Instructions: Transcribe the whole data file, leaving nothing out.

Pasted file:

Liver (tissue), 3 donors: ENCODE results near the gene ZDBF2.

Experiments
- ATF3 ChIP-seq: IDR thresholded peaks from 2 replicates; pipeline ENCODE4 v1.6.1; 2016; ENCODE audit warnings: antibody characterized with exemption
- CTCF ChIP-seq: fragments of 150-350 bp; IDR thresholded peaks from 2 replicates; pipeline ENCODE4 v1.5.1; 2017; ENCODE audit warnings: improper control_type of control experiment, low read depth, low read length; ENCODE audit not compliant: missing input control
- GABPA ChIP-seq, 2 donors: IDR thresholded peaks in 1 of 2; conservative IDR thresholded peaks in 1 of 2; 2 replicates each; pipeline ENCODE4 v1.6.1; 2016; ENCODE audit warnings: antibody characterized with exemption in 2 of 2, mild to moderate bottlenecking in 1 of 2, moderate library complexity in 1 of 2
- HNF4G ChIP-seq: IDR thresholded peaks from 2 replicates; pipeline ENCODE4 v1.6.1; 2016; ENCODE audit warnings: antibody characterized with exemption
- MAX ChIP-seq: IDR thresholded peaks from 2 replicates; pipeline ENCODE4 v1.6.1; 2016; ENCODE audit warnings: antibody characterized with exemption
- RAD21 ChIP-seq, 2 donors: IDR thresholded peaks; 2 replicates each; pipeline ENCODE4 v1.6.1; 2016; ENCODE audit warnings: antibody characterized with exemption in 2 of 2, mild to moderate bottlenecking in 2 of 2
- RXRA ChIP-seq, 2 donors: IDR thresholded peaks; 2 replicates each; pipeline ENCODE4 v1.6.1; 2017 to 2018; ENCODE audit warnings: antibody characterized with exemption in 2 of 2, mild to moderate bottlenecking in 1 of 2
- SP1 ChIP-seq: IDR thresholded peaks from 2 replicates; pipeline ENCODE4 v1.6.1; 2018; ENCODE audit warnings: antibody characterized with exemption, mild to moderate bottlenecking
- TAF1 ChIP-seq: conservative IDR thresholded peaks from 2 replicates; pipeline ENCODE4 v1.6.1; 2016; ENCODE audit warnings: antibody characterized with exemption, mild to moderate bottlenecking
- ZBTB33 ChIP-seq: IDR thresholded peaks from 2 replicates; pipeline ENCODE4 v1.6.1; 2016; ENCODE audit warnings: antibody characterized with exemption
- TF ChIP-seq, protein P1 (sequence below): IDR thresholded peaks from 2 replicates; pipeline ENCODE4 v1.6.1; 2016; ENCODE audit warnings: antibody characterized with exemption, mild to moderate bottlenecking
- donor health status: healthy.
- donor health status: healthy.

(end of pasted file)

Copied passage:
Liver (tissue), 3 donors: ENCODE results near the gene ZDBF2.

Experiments
- ATF3 ChIP-seq: IDR thresholded peaks from 2 replicates; pipeline ENCODE4 v1.6.1; 2016; ENCODE audit warnings: antibody characterized with exemption
- CTCF ChIP-seq: fragments of 150-350 bp; IDR thresholded peaks from 2 replicates; pipeline ENCODE4 v1.5.1; 2017; ENCODE audit warnings: improper control_type of control experiment, low read depth, low read length; ENCODE audit not compliant: missing input control
- GABPA ChIP-seq, 2 donors: IDR thresholded peaks in 1 of 2; conservative IDR thresholded peaks in 1 of 2; 2 replicates each; pipeline ENCODE4 v1.6.1; 2016; ENCODE audit warnings: antibody characterized with exemption in 2 of 2, mild to moderate bottlenecking in 1 of 2, moderate library complexity in 1 of 2
- HNF4G ChIP-seq: IDR thresholded peaks from 2 replicates; pipeline ENCODE4 v1.6.1; 2016; ENCODE audit warnings: antibody characterized with exemption
- MAX ChIP-seq: IDR thresholded peaks from 2 replicates; pipeline ENCODE4 v1.6.1; 2016; ENCODE audit warnings: antibody characterized with exemption
- RAD21 ChIP-seq, 2 donors: IDR thresholded peaks; 2 replicates each; pipeline ENCODE4 v1.6.1; 2016; ENCODE audit warnings: antibody characterized with exemption in 2 of 2, mild to moderate bottlenecking in 2 of 2
- RXRA ChIP-seq, 2 donors: IDR thresholded peaks; 2 replicates each; pipeline ENCODE4 v1.6.1; 2017 to 2018; ENCODE audit warnings: antibody characterized with exemption in 2 of 2, mild to moderate bottlenecking in 1 of 2
- SP1 ChIP-seq: IDR thresholded peaks from 2 replicates; pipeline ENCODE4 v1.6.1; 2018; ENCODE audit warnings: antibody characterized with exemption, mild to moderate bottlenecking
- TAF1 ChIP-seq: conservative IDR thresholded peaks from 2 replicates; pipeline ENCODE4 v1.6.1; 2016; ENCODE audit warnings: antibody characterized with exemption, mild to moderate bottlenecking
- ZBTB33 ChIP-seq: IDR thresholded peaks from 2 replicates; pipeline ENCODE4 v1.6.1; 2016; ENCODE audit warnings: antibody characterized with exemption
- TF ChIP-seq, protein P1 (sequence below): IDR thresholded peaks from 2 replicates; pipeline ENCODE4 v1.6.1; 2016; ENCODE audit warnings: antibody characterized with exemption, mild to moderate bottlenecking
- donor health status: healthy.
- donor health status: healthy.